Wednesday, May 07, 2008

Afstan: Mission shifting towards development

One hopes this is based on realistic prospects and is not mainly for PR purposes:
KANDAHAR AIRFIELD, Afghanistan -- Canada's mission in Afghanistan is expected to shift focus from security to development, the incoming commander of troops said upon arrival in Afghanistan Wednesday.

"Frankly, the mission has been evolving since it started and really that's all that's going to go on," said Brig.-Gen. Dennis Thompson. "The mission will continue to evolve while we're here. I don't think it's any surprise that it will take on more of a civilian flavour."

Thompson landed at the Kandahar Airfield Wednesday morning for the start of a tour as the top Canadian soldier in the country. He will officially replace Brig.-Gen. Guy Laroche sometime in the near future.

The shift to the reconstruction and development side of Canada's mission does not mean that Canada's military is moving from the offensive to the defensive, he said.

Thompson was previously commander of the 2nd Canadian Mechanized Brigade Group, based at Canadian Forces Base Petawawa, Ont. He said his time there makes this assignment to Afghanistan a personal one...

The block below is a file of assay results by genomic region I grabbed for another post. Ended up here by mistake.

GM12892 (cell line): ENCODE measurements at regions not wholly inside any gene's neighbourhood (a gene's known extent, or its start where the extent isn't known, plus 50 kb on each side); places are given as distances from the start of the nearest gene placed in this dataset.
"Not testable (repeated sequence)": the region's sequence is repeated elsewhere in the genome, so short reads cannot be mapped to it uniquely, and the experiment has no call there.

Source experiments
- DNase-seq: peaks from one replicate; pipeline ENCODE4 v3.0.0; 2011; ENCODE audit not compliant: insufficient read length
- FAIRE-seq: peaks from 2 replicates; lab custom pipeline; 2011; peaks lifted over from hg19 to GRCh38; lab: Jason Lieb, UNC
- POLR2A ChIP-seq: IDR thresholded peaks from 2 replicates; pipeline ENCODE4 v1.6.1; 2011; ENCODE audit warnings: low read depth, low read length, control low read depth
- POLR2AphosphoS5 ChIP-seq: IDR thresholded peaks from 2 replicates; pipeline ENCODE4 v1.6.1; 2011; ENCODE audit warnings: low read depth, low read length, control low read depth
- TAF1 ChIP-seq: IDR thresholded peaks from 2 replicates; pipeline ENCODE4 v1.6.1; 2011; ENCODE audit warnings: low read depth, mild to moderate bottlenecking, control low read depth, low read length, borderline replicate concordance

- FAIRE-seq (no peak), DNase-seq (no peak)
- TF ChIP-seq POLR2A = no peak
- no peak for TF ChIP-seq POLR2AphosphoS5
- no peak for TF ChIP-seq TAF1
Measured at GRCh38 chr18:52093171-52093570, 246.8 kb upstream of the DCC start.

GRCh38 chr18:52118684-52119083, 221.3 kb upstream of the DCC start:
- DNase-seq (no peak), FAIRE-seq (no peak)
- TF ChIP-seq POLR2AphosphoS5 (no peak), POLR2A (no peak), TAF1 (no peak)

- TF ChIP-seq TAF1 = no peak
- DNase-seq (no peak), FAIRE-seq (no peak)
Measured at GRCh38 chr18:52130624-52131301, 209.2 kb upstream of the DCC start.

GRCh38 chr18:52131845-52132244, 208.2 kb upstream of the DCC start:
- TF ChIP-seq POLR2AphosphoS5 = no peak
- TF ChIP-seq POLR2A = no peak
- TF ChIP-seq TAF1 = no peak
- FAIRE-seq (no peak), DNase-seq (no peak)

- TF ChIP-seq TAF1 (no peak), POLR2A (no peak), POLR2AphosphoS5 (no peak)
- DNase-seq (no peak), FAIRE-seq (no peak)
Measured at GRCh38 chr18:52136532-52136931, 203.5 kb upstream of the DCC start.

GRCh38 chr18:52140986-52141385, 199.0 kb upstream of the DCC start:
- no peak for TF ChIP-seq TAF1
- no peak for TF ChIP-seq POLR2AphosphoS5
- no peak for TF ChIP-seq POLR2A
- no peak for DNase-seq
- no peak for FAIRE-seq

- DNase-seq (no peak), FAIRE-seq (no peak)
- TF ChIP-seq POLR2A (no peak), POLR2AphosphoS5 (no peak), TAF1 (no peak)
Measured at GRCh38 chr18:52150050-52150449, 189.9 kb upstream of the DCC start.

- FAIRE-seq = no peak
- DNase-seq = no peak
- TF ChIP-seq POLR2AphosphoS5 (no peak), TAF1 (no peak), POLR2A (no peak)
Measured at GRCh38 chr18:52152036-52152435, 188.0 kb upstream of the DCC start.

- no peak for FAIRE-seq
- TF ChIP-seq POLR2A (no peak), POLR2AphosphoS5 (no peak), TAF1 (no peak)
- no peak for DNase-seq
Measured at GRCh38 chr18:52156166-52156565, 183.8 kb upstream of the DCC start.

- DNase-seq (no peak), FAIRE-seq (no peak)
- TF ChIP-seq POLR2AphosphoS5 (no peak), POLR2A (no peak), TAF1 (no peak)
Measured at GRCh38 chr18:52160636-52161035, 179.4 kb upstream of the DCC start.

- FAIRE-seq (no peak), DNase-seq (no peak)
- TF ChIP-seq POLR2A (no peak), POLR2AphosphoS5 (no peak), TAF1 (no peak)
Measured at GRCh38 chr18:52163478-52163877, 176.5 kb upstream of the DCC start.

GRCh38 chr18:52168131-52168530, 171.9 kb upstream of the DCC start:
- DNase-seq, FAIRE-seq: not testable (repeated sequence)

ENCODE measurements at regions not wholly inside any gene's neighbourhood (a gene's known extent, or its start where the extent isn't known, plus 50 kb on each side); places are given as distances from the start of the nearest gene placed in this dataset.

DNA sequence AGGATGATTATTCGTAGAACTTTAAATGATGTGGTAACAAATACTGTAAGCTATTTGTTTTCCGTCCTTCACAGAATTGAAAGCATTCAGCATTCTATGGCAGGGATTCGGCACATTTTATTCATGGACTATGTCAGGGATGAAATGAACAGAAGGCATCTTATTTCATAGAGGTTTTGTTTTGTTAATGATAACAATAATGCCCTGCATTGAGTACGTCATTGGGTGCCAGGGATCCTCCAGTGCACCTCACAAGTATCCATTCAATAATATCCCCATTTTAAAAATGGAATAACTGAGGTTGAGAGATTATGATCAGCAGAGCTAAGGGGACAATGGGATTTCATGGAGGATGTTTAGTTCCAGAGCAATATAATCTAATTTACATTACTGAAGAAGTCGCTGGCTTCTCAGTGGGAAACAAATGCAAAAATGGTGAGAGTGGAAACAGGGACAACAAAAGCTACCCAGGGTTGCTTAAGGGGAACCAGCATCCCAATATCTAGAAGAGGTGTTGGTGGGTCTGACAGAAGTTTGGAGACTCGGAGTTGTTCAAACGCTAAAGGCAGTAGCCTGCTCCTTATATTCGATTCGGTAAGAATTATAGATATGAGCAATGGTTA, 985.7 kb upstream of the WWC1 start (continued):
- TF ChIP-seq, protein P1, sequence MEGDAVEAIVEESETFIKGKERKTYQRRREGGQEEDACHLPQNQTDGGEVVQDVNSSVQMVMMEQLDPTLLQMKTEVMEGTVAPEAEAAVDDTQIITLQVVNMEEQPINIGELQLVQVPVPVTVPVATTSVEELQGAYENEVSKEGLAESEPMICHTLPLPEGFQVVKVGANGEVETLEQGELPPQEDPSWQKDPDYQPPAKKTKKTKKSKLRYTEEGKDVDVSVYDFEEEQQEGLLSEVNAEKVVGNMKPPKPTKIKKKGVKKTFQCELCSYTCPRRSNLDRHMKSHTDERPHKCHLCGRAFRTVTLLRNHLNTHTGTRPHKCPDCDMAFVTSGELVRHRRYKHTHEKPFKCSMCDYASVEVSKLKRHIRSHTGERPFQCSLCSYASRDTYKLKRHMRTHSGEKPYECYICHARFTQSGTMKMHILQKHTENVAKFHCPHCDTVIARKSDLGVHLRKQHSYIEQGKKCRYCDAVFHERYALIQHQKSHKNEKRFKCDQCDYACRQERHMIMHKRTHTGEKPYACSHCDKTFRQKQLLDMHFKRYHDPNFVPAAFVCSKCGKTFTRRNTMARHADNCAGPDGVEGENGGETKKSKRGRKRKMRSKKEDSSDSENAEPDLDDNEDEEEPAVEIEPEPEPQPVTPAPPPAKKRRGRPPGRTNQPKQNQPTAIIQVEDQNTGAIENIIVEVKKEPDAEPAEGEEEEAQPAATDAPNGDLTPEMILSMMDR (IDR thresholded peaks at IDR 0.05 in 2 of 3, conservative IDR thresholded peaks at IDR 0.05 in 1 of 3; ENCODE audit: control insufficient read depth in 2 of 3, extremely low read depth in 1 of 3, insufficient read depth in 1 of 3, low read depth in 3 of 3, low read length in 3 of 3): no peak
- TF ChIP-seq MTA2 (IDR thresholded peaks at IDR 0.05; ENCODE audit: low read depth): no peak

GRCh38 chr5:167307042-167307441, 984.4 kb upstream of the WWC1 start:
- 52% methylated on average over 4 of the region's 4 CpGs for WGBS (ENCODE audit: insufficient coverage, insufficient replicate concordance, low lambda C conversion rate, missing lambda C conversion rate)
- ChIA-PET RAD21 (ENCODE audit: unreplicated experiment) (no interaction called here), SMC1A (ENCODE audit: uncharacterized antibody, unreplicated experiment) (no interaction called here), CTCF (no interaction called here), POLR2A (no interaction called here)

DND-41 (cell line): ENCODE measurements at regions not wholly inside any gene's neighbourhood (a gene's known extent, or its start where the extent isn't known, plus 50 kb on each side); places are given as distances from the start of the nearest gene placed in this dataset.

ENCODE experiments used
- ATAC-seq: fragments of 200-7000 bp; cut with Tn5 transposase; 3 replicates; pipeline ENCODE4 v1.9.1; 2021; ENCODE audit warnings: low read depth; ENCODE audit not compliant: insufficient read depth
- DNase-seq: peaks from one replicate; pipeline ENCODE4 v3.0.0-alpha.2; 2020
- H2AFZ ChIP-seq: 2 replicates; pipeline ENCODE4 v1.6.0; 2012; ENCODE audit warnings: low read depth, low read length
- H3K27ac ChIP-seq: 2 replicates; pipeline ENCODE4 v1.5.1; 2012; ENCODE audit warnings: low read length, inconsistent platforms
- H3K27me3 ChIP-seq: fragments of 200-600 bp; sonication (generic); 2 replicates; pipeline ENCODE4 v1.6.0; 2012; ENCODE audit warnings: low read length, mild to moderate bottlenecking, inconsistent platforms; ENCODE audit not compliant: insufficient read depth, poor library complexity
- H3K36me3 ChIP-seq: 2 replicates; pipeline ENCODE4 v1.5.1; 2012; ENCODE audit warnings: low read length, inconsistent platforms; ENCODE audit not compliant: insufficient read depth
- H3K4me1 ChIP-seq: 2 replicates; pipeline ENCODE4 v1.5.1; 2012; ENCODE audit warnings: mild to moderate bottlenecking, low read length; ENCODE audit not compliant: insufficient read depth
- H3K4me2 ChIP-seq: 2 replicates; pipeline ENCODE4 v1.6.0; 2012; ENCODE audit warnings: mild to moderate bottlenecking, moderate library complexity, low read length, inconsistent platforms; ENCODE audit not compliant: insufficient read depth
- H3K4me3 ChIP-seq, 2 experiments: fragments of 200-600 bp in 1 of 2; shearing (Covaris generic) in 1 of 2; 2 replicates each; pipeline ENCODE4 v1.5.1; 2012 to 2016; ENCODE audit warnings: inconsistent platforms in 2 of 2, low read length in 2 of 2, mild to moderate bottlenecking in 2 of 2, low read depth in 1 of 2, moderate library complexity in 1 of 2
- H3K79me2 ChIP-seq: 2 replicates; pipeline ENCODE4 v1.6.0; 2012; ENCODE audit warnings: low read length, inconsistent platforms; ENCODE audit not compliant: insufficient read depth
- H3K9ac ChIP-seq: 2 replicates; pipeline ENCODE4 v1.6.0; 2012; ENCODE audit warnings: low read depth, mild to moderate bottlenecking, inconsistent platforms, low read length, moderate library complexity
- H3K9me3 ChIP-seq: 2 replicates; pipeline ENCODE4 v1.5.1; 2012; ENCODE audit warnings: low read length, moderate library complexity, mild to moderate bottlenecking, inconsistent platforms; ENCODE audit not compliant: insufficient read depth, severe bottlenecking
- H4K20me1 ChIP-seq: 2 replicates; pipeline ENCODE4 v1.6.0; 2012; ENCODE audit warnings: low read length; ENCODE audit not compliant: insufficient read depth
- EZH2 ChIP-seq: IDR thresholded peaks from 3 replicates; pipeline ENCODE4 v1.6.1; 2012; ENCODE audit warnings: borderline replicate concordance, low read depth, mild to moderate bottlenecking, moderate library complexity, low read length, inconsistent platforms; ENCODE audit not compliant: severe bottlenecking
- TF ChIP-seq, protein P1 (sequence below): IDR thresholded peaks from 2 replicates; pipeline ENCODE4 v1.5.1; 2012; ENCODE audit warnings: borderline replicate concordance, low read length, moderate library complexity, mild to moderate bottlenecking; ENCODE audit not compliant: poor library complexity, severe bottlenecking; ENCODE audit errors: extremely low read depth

Thompson also said he will be a part of discussions to set new benchmarks in Afghanistan that will determine levels of success for the mission that the Canadian government is currently mapping out.
And sadly:
Thompson's arrival also comes one day after the latest Canadian casualty in Afghanistan. Cpl. Michael Starker, a reservist and medic from Calgary, was killed during a shootout in the Zhari district while on foot patrol with a civil-military co-operation team Tuesday morning.

He was the 83rd Canadian soldier to die in Afghanistan. One Canadian diplomat has also been killed.

The body of Cpl. Starker was sent home Wednesday.

As bagpipes played and the sun went down, Starker's flag-draped coffin was carried by his fellow medics across the Kandahar Airfield and into a military aircraft. Thousands of NATO soldiers stood at attention.

"We give thanks for his warrior spirit, that enabled him on and off the field to be at the centre of the storm, practising the professional skills of saving lives," said Maj. Jim Short, the deputy chaplain for Joint Task Force Afghanistan. "For his compassion and his charisma -- for the gift of humour -- and his ability to hang in there until he had made you smile or laugh."

Short read lines from "In Flander's Fields," noting the similarity between Starker's service and that of the author, Canadian surgeon Lt. Col. John McRae.

"He was a reservist who could have stayed in Canada and continued working as a paramedic, but rather, he made a choice," Short said of Starker. "He chose to come to Afghanistan and serve, and do something to make this world a better place."

Edmonton Journal


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